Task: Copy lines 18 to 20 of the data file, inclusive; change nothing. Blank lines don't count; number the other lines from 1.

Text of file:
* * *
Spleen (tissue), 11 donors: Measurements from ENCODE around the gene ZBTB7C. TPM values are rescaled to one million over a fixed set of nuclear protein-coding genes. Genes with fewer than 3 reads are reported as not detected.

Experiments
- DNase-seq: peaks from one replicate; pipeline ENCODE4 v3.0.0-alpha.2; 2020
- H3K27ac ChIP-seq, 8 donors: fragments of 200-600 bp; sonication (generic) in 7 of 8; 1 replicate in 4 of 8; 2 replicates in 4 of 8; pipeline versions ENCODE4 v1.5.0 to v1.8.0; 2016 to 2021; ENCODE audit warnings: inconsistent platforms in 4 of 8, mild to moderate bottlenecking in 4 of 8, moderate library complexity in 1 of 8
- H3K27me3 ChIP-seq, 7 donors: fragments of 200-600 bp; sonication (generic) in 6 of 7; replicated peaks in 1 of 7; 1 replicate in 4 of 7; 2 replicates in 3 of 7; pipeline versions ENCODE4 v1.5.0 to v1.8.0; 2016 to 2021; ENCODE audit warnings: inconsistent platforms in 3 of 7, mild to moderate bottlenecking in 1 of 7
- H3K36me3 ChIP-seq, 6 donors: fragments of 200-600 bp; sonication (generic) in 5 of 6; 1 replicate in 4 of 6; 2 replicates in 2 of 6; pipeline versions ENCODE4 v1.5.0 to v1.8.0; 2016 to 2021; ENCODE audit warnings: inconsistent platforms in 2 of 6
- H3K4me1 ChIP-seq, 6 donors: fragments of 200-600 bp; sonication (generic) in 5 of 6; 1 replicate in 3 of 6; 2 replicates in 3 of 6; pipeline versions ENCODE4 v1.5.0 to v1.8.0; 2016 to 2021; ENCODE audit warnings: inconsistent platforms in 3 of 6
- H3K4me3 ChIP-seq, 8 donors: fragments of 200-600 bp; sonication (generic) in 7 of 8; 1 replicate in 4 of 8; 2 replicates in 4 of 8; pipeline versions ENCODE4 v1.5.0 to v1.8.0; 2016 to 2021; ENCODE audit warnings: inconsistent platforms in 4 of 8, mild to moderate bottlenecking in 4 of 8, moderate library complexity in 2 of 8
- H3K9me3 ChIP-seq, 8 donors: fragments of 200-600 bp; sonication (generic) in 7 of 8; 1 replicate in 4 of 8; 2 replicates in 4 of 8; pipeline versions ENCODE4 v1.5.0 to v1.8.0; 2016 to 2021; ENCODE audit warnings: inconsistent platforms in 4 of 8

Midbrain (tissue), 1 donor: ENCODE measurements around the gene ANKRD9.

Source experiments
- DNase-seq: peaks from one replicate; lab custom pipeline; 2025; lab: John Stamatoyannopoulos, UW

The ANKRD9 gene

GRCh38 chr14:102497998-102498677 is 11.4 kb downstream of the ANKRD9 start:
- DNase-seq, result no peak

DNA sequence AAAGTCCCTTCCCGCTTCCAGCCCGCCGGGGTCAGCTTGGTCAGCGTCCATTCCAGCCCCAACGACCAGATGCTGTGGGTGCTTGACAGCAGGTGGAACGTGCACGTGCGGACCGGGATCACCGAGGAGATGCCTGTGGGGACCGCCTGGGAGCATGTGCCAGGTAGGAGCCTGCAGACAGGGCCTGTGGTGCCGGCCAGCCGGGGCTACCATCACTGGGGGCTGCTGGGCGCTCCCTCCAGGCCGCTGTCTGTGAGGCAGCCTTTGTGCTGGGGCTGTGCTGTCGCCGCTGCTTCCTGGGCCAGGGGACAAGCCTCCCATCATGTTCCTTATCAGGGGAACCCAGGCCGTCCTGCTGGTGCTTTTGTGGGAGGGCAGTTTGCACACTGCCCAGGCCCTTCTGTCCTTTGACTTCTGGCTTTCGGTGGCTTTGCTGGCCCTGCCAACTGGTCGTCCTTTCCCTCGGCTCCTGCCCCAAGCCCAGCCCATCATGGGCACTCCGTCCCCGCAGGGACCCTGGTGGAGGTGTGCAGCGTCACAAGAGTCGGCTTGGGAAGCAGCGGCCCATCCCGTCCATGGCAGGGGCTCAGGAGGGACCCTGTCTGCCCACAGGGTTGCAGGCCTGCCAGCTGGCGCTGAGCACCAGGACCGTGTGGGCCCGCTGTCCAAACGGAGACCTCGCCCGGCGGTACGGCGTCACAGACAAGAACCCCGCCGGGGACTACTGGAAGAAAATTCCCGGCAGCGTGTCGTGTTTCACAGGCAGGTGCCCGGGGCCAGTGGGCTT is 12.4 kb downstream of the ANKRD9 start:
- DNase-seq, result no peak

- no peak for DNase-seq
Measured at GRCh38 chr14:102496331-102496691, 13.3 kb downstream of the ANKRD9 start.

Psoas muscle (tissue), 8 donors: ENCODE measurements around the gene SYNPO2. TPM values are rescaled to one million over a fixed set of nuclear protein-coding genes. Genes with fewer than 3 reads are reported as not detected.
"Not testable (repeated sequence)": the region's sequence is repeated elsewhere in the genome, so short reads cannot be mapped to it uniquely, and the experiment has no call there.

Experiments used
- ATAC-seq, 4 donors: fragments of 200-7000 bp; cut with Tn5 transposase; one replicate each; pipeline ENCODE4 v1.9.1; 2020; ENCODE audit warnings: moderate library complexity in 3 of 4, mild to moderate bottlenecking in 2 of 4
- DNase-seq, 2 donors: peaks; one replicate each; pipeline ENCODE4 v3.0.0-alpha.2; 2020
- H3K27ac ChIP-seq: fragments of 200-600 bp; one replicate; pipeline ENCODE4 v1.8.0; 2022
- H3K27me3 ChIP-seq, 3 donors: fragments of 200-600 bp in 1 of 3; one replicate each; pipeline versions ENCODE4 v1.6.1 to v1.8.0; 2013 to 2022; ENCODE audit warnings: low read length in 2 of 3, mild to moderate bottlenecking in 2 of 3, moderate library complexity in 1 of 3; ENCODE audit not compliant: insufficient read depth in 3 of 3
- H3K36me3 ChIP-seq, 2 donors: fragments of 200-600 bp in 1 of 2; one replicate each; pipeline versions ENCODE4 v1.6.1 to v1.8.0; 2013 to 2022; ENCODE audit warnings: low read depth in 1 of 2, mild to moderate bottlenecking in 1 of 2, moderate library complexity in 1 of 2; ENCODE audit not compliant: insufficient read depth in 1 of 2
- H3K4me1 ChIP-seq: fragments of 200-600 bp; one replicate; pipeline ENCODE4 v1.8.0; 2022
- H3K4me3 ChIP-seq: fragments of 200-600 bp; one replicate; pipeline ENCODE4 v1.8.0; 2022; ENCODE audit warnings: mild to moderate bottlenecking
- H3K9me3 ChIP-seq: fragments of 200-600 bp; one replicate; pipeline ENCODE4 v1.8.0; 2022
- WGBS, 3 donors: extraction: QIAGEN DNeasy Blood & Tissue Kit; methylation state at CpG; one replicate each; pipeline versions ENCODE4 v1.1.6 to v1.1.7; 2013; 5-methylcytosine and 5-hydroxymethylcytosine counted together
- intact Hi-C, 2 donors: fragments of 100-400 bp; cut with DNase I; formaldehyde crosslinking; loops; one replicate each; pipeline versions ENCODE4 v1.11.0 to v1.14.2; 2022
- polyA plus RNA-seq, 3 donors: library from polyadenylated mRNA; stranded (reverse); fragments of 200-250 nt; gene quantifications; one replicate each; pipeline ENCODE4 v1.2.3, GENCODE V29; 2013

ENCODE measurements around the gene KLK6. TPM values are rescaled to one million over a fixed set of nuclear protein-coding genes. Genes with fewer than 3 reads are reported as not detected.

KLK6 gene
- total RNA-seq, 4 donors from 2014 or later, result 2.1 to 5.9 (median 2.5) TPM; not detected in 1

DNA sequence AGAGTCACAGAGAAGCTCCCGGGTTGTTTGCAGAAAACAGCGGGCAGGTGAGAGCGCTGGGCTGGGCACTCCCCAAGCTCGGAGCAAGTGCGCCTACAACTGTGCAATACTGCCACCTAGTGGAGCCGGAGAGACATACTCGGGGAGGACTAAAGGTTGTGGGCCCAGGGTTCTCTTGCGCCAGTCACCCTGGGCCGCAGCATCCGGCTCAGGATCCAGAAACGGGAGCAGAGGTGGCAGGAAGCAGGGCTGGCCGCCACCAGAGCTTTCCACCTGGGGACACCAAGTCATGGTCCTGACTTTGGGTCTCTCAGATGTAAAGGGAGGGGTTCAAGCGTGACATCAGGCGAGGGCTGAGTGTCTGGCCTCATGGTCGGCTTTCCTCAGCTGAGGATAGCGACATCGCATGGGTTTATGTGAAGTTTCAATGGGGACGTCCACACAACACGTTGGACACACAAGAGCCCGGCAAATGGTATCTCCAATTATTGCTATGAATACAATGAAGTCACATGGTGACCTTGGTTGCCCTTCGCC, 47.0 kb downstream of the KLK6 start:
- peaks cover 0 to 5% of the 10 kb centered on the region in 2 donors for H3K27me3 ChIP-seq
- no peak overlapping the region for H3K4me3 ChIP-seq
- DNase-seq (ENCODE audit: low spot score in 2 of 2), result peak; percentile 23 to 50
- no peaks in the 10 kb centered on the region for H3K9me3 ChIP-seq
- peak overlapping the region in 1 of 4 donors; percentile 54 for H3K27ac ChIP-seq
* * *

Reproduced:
- no peak for DNase-seq
Measured at GRCh38 chr14:102496331-102496691, 13.3 kb downstream of the ANKRD9 start.

Psoas muscle (tissue), 8 donors: ENCODE measurements around the gene SYNPO2. TPM values are rescaled to one million over a fixed set of nuclear protein-coding genes. Genes with fewer than 3 reads are reported as not detected.